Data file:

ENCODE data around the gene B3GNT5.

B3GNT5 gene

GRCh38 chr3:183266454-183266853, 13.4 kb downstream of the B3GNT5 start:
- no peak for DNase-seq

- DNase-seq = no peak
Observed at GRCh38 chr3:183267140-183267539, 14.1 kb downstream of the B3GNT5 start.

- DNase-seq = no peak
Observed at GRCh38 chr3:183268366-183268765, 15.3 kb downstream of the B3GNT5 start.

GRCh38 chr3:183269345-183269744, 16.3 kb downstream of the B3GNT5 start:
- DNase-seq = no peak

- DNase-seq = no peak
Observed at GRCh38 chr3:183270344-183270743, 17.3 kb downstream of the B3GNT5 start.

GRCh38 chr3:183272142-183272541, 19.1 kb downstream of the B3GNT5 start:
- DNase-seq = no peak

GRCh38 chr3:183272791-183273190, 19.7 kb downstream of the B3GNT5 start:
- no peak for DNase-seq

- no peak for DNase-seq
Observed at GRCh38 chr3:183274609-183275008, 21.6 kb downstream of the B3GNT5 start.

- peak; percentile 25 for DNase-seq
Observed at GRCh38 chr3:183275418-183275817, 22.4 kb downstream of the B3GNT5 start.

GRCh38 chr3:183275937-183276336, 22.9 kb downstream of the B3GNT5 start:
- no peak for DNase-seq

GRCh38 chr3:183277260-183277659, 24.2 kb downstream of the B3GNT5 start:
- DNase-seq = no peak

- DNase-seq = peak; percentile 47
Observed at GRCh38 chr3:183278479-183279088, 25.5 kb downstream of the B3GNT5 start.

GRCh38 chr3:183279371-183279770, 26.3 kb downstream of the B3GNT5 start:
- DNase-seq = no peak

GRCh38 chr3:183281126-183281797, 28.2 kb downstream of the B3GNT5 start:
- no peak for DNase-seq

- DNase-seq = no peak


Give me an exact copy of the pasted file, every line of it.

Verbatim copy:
ENCODE data around the gene B3GNT5.

B3GNT5 gene

GRCh38 chr3:183266454-183266853, 13.4 kb downstream of the B3GNT5 start:
- no peak for DNase-seq

- DNase-seq = no peak
Observed at GRCh38 chr3:183267140-183267539, 14.1 kb downstream of the B3GNT5 start.

- DNase-seq = no peak
Observed at GRCh38 chr3:183268366-183268765, 15.3 kb downstream of the B3GNT5 start.

GRCh38 chr3:183269345-183269744, 16.3 kb downstream of the B3GNT5 start:
- DNase-seq = no peak

- DNase-seq = no peak
Observed at GRCh38 chr3:183270344-183270743, 17.3 kb downstream of the B3GNT5 start.

GRCh38 chr3:183272142-183272541, 19.1 kb downstream of the B3GNT5 start:
- DNase-seq = no peak

GRCh38 chr3:183272791-183273190, 19.7 kb downstream of the B3GNT5 start:
- no peak for DNase-seq

- no peak for DNase-seq
Observed at GRCh38 chr3:183274609-183275008, 21.6 kb downstream of the B3GNT5 start.

- peak; percentile 25 for DNase-seq
Observed at GRCh38 chr3:183275418-183275817, 22.4 kb downstream of the B3GNT5 start.

GRCh38 chr3:183275937-183276336, 22.9 kb downstream of the B3GNT5 start:
- no peak for DNase-seq

GRCh38 chr3:183277260-183277659, 24.2 kb downstream of the B3GNT5 start:
- DNase-seq = no peak

- DNase-seq = peak; percentile 47
Observed at GRCh38 chr3:183278479-183279088, 25.5 kb downstream of the B3GNT5 start.

GRCh38 chr3:183279371-183279770, 26.3 kb downstream of the B3GNT5 start:
- DNase-seq = no peak

GRCh38 chr3:183281126-183281797, 28.2 kb downstream of the B3GNT5 start:
- no peak for DNase-seq

- DNase-seq = no peak